The training session comprised two lessons; it was technically complicated and demanded close attention to organizational details.

Much attention is paid to the preparatory phase, which accounts for a third of all the time, and preparation is also expected outside the classroom, which usually takes approximately one week until the next lesson.

During the first stage, we present the full picture and the rules of behavior. We talk about the improvisation process from different angles, so that the participants get acquainted with this phenomenon from the theoretical point of view. We single out that we will work with developing communication skills. During the next lesson, we write down the rules according to which we plan to work during the main stage of the training and point out the following principles: voluntary participation, activity, confidentiality, respect for each other, actual communication (here and now), and competent feedback. We discuss these rules and add some if the students consider them necessary.

The procedure was approved by the Board of Ethics, Department of Psychology, Lomonosov Moscow State University.

Then the participants were shown Emilia Muller, a short film directed by Yvon Marciano shot in 1993. The plot is based on the improvising game of an actress. She came in for an audition and after a few general questions, they asked her to speak about the contents of her handbag. The intrigue was revealed at the end of the video, when it became clear that the actress was actually talking about the handbag belonging to the studio worker, not to herself. Thus, she managed to improvise in a highly unexpected situation. We asked them to prepare for the next class, as we were planning to role-play a similar story. We asked the participants to prepare their own bags whatever they may be including small handbags, backpacks and others  for the experiment beforehand: As the content of the bags will be displayed in front of all the participants, it should include only objects the participants are prepared to disclose before the audience. We asked their consent to videotape the improviser’s work, which was to speak about the objects in the bag as if they belonged to him/her. The task of the analysts – the other members of the student team – was expert estimation of the videos.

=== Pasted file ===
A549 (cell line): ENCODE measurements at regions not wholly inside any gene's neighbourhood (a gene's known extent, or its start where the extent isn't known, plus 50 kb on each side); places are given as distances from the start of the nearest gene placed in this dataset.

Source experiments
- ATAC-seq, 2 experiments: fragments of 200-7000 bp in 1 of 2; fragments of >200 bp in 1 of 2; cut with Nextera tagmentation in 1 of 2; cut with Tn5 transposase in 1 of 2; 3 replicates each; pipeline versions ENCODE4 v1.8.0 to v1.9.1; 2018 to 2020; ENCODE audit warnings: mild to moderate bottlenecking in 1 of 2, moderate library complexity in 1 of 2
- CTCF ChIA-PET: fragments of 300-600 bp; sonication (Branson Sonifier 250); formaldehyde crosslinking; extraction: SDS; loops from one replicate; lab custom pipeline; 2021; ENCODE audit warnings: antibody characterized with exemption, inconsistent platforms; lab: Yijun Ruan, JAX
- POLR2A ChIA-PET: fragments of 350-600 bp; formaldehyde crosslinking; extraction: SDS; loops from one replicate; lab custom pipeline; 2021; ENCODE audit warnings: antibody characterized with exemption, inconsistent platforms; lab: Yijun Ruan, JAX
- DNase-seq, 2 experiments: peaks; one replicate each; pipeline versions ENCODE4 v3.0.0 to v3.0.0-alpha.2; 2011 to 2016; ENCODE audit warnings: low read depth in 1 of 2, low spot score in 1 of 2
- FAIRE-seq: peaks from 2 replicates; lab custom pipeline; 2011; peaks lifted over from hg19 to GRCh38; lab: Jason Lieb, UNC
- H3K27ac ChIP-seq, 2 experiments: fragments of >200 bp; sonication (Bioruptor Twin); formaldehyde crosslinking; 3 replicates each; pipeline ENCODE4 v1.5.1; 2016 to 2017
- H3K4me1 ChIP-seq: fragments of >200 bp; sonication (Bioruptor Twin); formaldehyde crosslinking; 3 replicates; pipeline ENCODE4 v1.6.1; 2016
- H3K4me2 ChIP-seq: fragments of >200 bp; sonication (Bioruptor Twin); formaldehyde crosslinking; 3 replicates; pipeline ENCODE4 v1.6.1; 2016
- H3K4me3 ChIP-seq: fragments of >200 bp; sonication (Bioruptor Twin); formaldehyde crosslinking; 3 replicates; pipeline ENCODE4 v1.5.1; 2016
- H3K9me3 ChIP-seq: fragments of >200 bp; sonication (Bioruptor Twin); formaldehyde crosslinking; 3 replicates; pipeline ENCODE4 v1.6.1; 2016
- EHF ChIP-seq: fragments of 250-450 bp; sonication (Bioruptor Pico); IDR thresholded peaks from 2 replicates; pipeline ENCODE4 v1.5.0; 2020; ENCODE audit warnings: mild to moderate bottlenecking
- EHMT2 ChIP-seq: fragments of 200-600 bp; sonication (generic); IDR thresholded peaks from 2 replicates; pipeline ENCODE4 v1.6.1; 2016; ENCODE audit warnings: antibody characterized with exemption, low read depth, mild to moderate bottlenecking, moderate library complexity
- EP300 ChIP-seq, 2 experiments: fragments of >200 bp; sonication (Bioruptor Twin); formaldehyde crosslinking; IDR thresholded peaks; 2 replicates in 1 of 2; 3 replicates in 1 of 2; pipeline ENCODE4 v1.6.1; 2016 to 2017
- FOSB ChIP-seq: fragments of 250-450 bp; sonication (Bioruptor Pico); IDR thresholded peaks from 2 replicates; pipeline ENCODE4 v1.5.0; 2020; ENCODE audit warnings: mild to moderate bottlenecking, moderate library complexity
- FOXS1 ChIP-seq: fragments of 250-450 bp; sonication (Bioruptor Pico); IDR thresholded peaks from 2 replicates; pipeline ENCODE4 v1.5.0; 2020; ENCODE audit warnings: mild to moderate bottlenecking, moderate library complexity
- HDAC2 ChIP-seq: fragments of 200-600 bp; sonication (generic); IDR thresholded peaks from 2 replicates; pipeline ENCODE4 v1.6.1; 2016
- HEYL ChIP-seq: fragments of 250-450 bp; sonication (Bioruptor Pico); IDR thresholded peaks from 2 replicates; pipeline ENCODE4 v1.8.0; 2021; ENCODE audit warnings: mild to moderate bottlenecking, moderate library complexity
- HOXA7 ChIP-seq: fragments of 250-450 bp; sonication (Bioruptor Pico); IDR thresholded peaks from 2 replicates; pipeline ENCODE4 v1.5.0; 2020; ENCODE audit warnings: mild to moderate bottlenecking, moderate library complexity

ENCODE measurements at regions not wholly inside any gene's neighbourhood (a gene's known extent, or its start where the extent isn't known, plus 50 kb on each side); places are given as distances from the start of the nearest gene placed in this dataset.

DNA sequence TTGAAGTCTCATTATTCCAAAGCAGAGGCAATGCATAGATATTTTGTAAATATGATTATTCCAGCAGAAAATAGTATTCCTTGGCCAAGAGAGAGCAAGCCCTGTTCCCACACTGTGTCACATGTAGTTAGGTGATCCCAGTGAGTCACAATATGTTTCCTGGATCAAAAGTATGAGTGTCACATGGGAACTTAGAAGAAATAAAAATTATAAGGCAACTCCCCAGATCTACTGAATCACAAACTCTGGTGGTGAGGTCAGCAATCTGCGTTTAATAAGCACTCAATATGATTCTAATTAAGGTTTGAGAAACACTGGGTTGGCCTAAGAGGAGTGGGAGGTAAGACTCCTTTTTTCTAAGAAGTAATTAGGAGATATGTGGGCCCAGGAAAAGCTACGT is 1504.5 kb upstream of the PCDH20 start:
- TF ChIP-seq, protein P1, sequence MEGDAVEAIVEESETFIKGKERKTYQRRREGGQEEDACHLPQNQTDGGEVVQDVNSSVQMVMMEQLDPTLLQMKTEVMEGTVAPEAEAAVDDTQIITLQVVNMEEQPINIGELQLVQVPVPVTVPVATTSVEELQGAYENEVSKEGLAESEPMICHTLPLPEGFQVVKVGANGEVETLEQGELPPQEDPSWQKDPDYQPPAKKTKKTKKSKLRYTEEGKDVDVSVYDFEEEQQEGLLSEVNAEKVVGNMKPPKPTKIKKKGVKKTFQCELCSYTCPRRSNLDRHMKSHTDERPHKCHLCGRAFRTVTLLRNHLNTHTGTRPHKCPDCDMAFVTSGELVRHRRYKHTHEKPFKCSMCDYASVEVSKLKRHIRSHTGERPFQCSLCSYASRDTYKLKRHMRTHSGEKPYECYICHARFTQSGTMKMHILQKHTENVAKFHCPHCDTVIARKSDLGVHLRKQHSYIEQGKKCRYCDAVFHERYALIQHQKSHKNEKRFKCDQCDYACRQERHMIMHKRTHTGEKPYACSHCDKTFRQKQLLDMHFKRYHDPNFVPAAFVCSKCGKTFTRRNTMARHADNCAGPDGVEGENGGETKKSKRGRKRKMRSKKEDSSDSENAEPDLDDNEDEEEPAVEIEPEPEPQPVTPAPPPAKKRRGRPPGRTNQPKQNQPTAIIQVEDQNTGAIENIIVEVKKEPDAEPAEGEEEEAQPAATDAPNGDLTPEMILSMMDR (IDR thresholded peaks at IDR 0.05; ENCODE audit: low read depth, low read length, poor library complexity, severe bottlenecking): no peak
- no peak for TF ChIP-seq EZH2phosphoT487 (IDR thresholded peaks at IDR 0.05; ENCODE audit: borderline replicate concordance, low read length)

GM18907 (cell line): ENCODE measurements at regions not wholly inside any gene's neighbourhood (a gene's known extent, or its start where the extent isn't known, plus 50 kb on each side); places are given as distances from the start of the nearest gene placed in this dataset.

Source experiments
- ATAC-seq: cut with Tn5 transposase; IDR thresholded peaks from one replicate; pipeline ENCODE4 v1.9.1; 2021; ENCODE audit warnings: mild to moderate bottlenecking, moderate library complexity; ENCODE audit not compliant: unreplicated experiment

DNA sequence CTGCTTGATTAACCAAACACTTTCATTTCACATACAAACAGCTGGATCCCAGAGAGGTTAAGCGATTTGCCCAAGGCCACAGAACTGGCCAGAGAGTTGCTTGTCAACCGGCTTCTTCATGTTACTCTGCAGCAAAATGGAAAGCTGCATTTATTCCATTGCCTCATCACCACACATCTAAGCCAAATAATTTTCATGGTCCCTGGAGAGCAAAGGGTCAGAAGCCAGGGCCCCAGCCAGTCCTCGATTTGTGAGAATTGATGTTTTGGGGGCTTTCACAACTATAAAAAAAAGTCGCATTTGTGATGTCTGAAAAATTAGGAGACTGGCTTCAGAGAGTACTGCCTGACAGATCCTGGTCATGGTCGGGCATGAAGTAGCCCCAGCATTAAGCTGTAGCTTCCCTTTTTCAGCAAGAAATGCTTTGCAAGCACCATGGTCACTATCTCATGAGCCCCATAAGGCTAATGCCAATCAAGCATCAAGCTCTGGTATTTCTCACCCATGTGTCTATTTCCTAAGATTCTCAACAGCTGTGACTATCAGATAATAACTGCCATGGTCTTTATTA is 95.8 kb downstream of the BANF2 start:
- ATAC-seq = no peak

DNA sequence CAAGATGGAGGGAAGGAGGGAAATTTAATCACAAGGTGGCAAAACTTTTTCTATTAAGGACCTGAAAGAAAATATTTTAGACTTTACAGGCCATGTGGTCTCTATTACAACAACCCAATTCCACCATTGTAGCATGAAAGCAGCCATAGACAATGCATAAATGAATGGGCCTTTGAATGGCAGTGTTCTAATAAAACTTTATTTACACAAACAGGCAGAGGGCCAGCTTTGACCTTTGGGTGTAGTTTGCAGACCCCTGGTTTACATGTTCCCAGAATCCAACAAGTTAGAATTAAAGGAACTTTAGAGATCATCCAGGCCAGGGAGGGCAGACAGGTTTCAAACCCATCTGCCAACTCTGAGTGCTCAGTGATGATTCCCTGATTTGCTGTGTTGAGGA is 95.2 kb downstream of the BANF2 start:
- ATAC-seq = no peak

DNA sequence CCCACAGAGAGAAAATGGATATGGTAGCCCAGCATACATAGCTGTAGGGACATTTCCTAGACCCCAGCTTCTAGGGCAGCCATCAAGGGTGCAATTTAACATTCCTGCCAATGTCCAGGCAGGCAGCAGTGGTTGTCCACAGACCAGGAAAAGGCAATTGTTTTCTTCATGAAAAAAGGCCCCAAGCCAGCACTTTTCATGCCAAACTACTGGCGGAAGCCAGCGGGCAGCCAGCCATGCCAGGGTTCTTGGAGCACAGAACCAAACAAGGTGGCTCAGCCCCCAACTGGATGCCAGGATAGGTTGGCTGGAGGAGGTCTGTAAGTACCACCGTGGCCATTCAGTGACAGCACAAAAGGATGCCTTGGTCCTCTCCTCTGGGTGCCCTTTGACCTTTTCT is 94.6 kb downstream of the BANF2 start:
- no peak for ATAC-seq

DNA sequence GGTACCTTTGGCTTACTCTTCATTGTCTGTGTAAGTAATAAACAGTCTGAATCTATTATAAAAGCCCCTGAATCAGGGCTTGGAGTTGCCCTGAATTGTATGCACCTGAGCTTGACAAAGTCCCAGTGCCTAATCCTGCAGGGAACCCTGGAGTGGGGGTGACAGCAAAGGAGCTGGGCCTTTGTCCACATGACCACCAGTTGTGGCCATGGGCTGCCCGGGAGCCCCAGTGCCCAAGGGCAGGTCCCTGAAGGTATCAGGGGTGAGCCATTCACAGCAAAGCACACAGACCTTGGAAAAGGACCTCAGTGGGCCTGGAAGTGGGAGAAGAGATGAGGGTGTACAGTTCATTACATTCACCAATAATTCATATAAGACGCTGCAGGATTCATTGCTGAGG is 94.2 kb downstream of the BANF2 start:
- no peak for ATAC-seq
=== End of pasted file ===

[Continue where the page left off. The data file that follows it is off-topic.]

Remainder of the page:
For any research to be ethical, the researcher must have informed consent from the participants. The “informed” part of this ethical principle is the most important part. We warn the participants that their improvisation will be recorded, which implid  signeding a written consent.

The main stage was the training and the improvisation event. It comprises a warm-up exercise and the main stage. Let us briefly describe it here. Our participants gave their bags to us to attach a number to each of them. With the first exercise, we divided the participants into four groups. They chose one improviser within each group, while the others became expert analysts. The improviser picked a number and was given the corresponding bag chose a bag with a draw, started taking objects out of it and speaking about them as if they belonged to him/her. Representatives of all groups played the role of an improviser. The exercise culminated in a feedback session in which the participants shared their impressions, thoughts, feelings, and comments. This feedback has a number of purposes. First, it aims to ensure that none of the participants have been harmed or made to feel uncomfortable in any way by the study. Second, it aims to make sure that the researchers have informed consent. Third, it allows the participants an opportunity to remove their results from the study if they felt insecure. Finally, it allows the participants to ask any questions about the study to make sure they fully understand its content and the purpose.

Results

Analyzing the results of the training, we had the following difficulties. For heuristic purposes, we could divide them into those connected with the form and those connected with the content of the procedure. We will discuss the organization questions first.

How could the training be organized more effectively, observing personal autonomy and boundaries? The role-play required the participants to act in an unexpected situation, improvising while demonstrating their communication skills. From this point of view, the result was positive. But from the point of view of organizing the training, we had the following questions or ethical dilemmas. Could we achieve better results in the training of improvisation skills if we did not warn participants about the upcoming exercises and ask them to prepare? In particular, to prepare their bags? They put into their bags only things they were prepared to display to the large audience. However, we expected that the result of the training would have been better if we had not asked them to do so. It would have created a tense atmosphere, yet it would have stimulated improvisation even more and thus forced the development of communicative skills. Therefore, the outcome would have been better, while the experience would have been more stressful. Still, one cannot  neglect the ethical questions in this respect. By improving one aspect, we would violate the ethical norms and we cannot rule out the possibility of harming some people. The following questions arise: How much can we violate personal boundaries by tightening up on  the rules of training and achieving better results in improving the students’ skills? For growth and personal development, the discomfort situation must be optimal so that there is a zone of proximal development, as this is an opportunity to learn new things with the help of a teacher and not to be overwhelmingly stressful